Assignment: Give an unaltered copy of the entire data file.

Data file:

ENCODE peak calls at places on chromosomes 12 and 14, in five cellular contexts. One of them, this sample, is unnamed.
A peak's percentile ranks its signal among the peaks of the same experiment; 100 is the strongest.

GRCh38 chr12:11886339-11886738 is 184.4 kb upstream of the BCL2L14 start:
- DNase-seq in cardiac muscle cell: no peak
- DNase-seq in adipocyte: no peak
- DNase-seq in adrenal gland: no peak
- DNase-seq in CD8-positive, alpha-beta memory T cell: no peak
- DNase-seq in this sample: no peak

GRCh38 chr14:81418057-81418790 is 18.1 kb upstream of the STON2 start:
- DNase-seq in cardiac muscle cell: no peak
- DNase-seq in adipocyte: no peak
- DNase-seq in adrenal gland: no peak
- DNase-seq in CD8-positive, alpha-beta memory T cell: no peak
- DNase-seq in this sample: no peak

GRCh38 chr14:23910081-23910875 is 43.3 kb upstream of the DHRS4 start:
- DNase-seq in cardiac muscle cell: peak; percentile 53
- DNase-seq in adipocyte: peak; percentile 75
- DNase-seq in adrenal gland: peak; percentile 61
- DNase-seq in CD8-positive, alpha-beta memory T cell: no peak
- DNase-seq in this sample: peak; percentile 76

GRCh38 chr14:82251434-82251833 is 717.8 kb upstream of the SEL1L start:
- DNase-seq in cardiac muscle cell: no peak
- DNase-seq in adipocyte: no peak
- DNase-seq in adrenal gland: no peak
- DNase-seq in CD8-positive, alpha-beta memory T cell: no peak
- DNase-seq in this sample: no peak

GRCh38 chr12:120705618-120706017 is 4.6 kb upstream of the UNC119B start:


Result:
ENCODE peak calls at places on chromosomes 12 and 14, in five cellular contexts. One of them, this sample, is unnamed.
A peak's percentile ranks its signal among the peaks of the same experiment; 100 is the strongest.

GRCh38 chr12:11886339-11886738 is 184.4 kb upstream of the BCL2L14 start:
- DNase-seq in cardiac muscle cell: no peak
- DNase-seq in adipocyte: no peak
- DNase-seq in adrenal gland: no peak
- DNase-seq in CD8-positive, alpha-beta memory T cell: no peak
- DNase-seq in this sample: no peak

GRCh38 chr14:81418057-81418790 is 18.1 kb upstream of the STON2 start:
- DNase-seq in cardiac muscle cell: no peak
- DNase-seq in adipocyte: no peak
- DNase-seq in adrenal gland: no peak
- DNase-seq in CD8-positive, alpha-beta memory T cell: no peak
- DNase-seq in this sample: no peak

GRCh38 chr14:23910081-23910875 is 43.3 kb upstream of the DHRS4 start:
- DNase-seq in cardiac muscle cell: peak; percentile 53
- DNase-seq in adipocyte: peak; percentile 75
- DNase-seq in adrenal gland: peak; percentile 61
- DNase-seq in CD8-positive, alpha-beta memory T cell: no peak
- DNase-seq in this sample: peak; percentile 76

GRCh38 chr14:82251434-82251833 is 717.8 kb upstream of the SEL1L start:
- DNase-seq in cardiac muscle cell: no peak
- DNase-seq in adipocyte: no peak
- DNase-seq in adrenal gland: no peak
- DNase-seq in CD8-positive, alpha-beta memory T cell: no peak
- DNase-seq in this sample: no peak

GRCh38 chr12:120705618-120706017 is 4.6 kb upstream of the UNC119B start: